On the Streets

The joys of mobile munching

You’re hungry, but it’s warm outside and you don’t want to cook. You also don’t want to make reservations or commit to entering a fine-dining establishment for the sake of getting fed. Furthermore, you’d prefer to rule out visits to soulless fast food chains such as McDonald’s, Burger King, or KFC.

In other words, you’re a prime candidate for visiting one of the area’s many mobile eateries.

As the Weekly launches a new Food Truck section this week—for reference, you’ll find the first one located on pg. 13—we’re paying close attention to the growing nationwide trend of sourcing meals from eateries with wheels.

While spring and summer are a great time for visiting the trucks—which can be found everywhere from outside breweries and clubs to community festivals, music gatherings, street corners, grocery stores and beyond—many stay open throughout the year.

In coming issues, those who are wondering where their meals are coming from that week can find out more in our special section—including hours, specials and where the trucks can be found on any given day.

For example, one of the first featured businesses, Cicchitti’s East Coast Pizza, likes to wander. In recent weeks they’ve offered slices of their famous pies and sandwiches to patrons in front of Northland Diesel, the Shell station in Deming, the Woodsmith’s lot near Bellingham High School, Mount Baker High School, Wilson Toyota, and more.

And, although StrEAT Food now has a secure locale inside the Bellingham Cruise Terminal, they’re still offering up their decidedly gourmet fare through the window of the big white truck that started it all. This means patrons who’ve come to depend on being able to source the best chicken artichoke sandwich this side of the Rio Grande can still do so from under the truck’s sheltered awning. With rotating weekly specials and a tendency to park outside your favorite brewpubs, they’re a good one to keep your eyes on.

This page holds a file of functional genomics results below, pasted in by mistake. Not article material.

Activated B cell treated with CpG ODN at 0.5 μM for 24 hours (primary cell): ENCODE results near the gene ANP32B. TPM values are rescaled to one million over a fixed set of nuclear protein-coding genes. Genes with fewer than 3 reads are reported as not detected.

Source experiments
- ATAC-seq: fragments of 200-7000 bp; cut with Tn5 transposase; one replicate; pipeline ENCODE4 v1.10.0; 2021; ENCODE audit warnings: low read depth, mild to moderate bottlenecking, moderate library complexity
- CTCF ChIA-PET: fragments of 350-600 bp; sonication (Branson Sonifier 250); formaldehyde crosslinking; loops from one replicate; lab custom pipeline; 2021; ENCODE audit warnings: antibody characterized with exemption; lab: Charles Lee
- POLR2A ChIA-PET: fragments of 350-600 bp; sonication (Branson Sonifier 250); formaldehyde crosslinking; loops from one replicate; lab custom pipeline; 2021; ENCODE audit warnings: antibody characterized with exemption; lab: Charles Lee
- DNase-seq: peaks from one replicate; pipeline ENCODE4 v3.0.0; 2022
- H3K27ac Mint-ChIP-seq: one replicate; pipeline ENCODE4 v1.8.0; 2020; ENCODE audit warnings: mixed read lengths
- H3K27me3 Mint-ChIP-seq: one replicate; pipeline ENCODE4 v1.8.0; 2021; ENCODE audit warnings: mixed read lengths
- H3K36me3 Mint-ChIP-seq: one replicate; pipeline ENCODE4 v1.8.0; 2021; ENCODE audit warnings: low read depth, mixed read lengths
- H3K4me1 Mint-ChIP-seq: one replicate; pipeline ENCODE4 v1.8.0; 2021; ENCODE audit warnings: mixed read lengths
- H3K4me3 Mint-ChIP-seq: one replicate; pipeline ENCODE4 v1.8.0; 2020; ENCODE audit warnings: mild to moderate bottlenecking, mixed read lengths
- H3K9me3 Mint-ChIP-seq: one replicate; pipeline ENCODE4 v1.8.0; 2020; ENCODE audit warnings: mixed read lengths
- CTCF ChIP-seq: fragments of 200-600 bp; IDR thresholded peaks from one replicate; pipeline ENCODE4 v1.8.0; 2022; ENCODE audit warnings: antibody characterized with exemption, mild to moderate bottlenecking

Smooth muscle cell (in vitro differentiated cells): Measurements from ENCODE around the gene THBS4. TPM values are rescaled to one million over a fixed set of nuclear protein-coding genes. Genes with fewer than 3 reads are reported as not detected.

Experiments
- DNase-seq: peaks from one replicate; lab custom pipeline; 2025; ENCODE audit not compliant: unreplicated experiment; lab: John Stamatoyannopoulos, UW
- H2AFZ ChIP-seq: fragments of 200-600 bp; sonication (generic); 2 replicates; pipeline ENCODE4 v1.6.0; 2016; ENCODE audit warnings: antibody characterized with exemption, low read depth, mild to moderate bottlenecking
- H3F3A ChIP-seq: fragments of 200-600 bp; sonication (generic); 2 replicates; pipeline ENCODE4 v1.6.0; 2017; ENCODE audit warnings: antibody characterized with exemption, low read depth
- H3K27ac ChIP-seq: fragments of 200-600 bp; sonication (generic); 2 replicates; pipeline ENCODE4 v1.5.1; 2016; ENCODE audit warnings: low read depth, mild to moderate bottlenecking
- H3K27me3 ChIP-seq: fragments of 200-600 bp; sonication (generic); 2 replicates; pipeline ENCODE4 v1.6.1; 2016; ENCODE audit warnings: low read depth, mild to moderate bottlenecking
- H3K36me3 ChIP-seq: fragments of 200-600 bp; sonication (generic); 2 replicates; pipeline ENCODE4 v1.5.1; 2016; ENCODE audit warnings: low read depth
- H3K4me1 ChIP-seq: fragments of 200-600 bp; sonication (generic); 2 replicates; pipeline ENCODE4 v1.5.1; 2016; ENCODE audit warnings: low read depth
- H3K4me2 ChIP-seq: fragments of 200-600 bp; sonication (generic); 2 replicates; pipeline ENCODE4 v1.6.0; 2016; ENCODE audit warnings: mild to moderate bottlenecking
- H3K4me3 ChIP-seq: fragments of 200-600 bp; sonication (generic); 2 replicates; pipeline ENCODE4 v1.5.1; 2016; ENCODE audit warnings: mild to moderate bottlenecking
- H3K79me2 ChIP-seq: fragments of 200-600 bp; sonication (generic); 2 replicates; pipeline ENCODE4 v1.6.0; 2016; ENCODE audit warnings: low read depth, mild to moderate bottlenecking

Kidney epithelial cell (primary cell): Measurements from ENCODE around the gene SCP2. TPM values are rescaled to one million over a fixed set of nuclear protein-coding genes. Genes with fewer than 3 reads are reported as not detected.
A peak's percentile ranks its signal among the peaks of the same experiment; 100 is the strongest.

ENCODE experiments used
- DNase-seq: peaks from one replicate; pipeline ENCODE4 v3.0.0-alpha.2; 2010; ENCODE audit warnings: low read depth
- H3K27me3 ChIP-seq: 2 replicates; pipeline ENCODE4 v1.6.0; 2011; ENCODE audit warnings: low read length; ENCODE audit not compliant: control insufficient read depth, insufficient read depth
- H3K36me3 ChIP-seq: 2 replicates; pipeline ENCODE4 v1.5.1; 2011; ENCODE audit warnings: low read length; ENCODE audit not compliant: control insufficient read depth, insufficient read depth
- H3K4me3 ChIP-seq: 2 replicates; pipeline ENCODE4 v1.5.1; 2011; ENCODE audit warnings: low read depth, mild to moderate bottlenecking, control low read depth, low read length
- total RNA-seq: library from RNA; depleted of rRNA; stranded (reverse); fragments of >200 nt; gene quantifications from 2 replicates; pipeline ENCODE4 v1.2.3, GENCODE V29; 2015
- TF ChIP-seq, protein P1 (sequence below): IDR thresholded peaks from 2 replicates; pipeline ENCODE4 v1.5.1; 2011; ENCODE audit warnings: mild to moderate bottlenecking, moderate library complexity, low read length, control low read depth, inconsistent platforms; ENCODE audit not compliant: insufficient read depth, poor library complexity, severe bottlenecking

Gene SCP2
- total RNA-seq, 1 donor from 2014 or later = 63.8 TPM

Mallard Ice Cream owner Ben Scholtz is also getting in on the action. When the Railroad Avenue headquarters had to close last week for a few days for plumbing repairs, the “Duckling”—a mobile unit that opened back up for business this month in front of the Cordata Community Food Co-op—was able to continue to supply customers with cones and ice cream sandwiches in the interim.

Scholtz says since it reopened for the season, the Duckling has been serving new customers every day. In addition to serving Whatcom Community College students, Canadian shoppers and those who are doing business or shopping in the area, the truck is also operating as a way to collaborate and deepen Mallard’s relationship with the Co-op.

“As neighbors downtown, I feel like they have been a huge anchor and presence,” Scholtz says. “And I feel like they are one of the few businesses in town who have the combination of resources, mission and perspective to really impact and accelerate the progress of the local food system. Compared to downtown, Cordata is much more ‘Any Town, USA’ in terms of its business presence and feel, so it is nice to be out there with the Co-op doing something a little more representative of local Bellingham.”

You’ll also find details about Just Philly, Diego’s, Goat Mountain Pizza, and other food trucks in coming issues, and we’re hoping to hear from other purveyors who’d like to share what they have going on with our readers—who, by the way, are also invited to share the love by letting us know who we’ve overlooked, and why you continue to track them down, wherever they roam.

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